Let’s say you know someone or know of someone that is well off financially, and they give these crazy financial tips and tricks, and you think if you follow them closely enough you’ll be just like them. Here’s the harsh truth: you’ll never be like them. Many of those people just happen to stumble into wealth through family money (genetics) or money laundering (steroids), and they’re misleading you (pills and magic supplements). They should not be trusted, because there is no Get-Rich-Quick scheme just like there is no Get-Strong-Quick scheme. There is a very simple process that requires consistency and dedication. There will be times when training sounds like the absolute worst thing, and it’ll be uncomfortable just like there will be times when you think you won’t be able to save money that week, but you must. We don’t train for today – we get stronger for tomorrow.
Maybe you want to try and gamble your way to wealth via playing the stock market or taking a trip to Vegas, as opposed to hiring a knowledgeable financial adviser. A quick internet search will present at least of handful of such cases where this has worked. In these instances you are being exposed to survivor bias, and you should not forget about the millions of people who have failed for every one having a success story. Not only is this misleading, sometimes intentionally, it’s not reproducible. Reproducibility is one of our greatest allies in barbell training.
I want to see quantifiable evidence that my wealth is growing. If I tie up some money in the stock market or take it gambling, the volatility is so much that I can’t, nor can anyone else, predict the outcome and guarantee an increase in wealth. Similarly, with a variety of exercises or perceived exertion from a movement pattern, I cannot accurately quantify those values and know that I’m getting stronger. You may have a good guess, but trying to pinpoint it is throwing darts. I want to know exactly how and by how much my wealth is growing. A fixed interval increase is concrete evidence that a savings account works. When a novice adds five pounds to the bar each training session and successfully performs the movements, I have quantifiable evidence that they got stronger. I didn’t even have to ask, “How did those dumbbell lunges with the same weight as last time feel today?”
Now you’ve decided to plan and build your wealth because you’ve realized that popular opinion and weekend certificate courses are wrong. You’ve read some material and done some research, it’s a pretty simple process to get there, really. But one of the most overlooked aspects of it all is the financial adviser, or a competent coach. Everyone needs a coach, even coaches. Their role in building your wealth, or strength, is to guide you. They cannot do the work for you – you have to consent to how you use your money, just like you have to perform the strength training. The good news is that coaches are available in many places: Starting Strength Online Coaching, Starting Strength Affiliate Gyms, Starting Strength Franchise Gyms, and other coaches that teach the Starting Strength method are all within reach to many people. It’s no hyperbole that they are the best group of financial advisers to help build your wealth, er, I mean, coaches to build your strength. If getting a coach is not feasible at this time, read the book, starting lifting at a gym that allows deadlifts and chalk, and post your form checks to the forum.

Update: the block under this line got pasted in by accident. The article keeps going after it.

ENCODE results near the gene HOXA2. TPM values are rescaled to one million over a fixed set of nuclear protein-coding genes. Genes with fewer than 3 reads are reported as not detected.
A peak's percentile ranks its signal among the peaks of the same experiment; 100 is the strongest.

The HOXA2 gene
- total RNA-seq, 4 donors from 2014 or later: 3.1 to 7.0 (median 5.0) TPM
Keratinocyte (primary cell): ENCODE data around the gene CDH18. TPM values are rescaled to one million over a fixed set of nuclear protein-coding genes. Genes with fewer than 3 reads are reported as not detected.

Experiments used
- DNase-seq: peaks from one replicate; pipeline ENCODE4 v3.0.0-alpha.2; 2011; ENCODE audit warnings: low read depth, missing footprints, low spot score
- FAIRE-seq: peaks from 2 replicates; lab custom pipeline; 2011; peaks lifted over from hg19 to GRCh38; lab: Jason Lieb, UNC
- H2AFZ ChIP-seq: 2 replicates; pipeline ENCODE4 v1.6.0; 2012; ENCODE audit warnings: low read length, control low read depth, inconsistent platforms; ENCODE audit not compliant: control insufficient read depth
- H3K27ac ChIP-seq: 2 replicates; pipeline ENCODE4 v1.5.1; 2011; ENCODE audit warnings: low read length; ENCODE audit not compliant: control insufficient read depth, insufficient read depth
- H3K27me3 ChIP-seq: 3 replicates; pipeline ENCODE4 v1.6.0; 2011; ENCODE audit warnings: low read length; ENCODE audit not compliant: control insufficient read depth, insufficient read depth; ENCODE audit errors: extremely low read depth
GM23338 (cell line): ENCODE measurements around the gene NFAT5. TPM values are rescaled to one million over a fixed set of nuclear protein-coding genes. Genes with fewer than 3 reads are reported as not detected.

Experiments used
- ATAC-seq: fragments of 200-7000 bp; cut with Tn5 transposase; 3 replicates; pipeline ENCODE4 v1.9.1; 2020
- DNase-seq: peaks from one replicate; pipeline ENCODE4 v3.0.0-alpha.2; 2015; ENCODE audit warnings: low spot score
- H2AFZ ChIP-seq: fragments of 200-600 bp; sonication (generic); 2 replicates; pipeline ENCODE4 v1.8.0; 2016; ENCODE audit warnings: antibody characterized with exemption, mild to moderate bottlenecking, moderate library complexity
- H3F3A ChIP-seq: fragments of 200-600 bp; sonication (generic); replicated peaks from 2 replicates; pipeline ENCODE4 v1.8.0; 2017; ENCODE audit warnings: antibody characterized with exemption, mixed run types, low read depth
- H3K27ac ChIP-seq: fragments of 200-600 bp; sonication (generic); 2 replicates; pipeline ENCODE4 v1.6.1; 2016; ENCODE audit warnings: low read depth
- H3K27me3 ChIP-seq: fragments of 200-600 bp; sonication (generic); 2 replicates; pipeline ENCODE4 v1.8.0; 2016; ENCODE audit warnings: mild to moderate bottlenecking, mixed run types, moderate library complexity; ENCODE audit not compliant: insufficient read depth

Notice I didn’t mention “cardio” in this article. Ever been in so much debt that you only make minimum payments?
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Changing the World
by Nicholas Villar | July 16, 2019
“I’m going to change the world,” I told my mom in my early teens. Her response was, “I believe it.” Since then I have grown up, and learned that I probably will never fulfill that promise, but I’m okay with that. I’m not a particularly good-looking man, I don’t have a large stature, and I’m not authoritarian enough to impose my will on others to gain much power, so that dream has since faded. I’ve learned many things since those ignorant and naive years, and none more important than the power of strength training with barbells.